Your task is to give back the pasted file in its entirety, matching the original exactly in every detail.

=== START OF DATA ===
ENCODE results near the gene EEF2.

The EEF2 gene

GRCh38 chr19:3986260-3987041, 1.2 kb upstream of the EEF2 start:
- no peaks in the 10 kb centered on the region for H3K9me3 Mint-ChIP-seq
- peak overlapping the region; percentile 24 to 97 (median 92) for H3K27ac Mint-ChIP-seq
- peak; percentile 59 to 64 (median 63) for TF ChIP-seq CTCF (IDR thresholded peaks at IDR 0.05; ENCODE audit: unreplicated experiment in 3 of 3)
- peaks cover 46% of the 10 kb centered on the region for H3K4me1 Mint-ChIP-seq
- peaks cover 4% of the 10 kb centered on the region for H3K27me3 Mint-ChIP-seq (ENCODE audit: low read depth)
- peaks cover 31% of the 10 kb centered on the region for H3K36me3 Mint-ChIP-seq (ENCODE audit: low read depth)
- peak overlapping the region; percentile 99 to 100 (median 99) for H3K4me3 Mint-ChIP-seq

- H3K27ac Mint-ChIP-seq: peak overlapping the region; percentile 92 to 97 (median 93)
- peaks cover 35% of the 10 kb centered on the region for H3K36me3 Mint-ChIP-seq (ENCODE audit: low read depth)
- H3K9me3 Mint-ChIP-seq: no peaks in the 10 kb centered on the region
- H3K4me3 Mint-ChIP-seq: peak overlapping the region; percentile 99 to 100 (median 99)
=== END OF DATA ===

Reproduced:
ENCODE results near the gene EEF2.

The EEF2 gene

GRCh38 chr19:3986260-3987041, 1.2 kb upstream of the EEF2 start:
- no peaks in the 10 kb centered on the region for H3K9me3 Mint-ChIP-seq
- peak overlapping the region; percentile 24 to 97 (median 92) for H3K27ac Mint-ChIP-seq
- peak; percentile 59 to 64 (median 63) for TF ChIP-seq CTCF (IDR thresholded peaks at IDR 0.05; ENCODE audit: unreplicated experiment in 3 of 3)
- peaks cover 46% of the 10 kb centered on the region for H3K4me1 Mint-ChIP-seq
- peaks cover 4% of the 10 kb centered on the region for H3K27me3 Mint-ChIP-seq (ENCODE audit: low read depth)
- peaks cover 31% of the 10 kb centered on the region for H3K36me3 Mint-ChIP-seq (ENCODE audit: low read depth)
- peak overlapping the region; percentile 99 to 100 (median 99) for H3K4me3 Mint-ChIP-seq

- H3K27ac Mint-ChIP-seq: peak overlapping the region; percentile 92 to 97 (median 93)
- peaks cover 35% of the 10 kb centered on the region for H3K36me3 Mint-ChIP-seq (ENCODE audit: low read depth)
- H3K9me3 Mint-ChIP-seq: no peaks in the 10 kb centered on the region
- H3K4me3 Mint-ChIP-seq: peak overlapping the region; percentile 99 to 100 (median 99)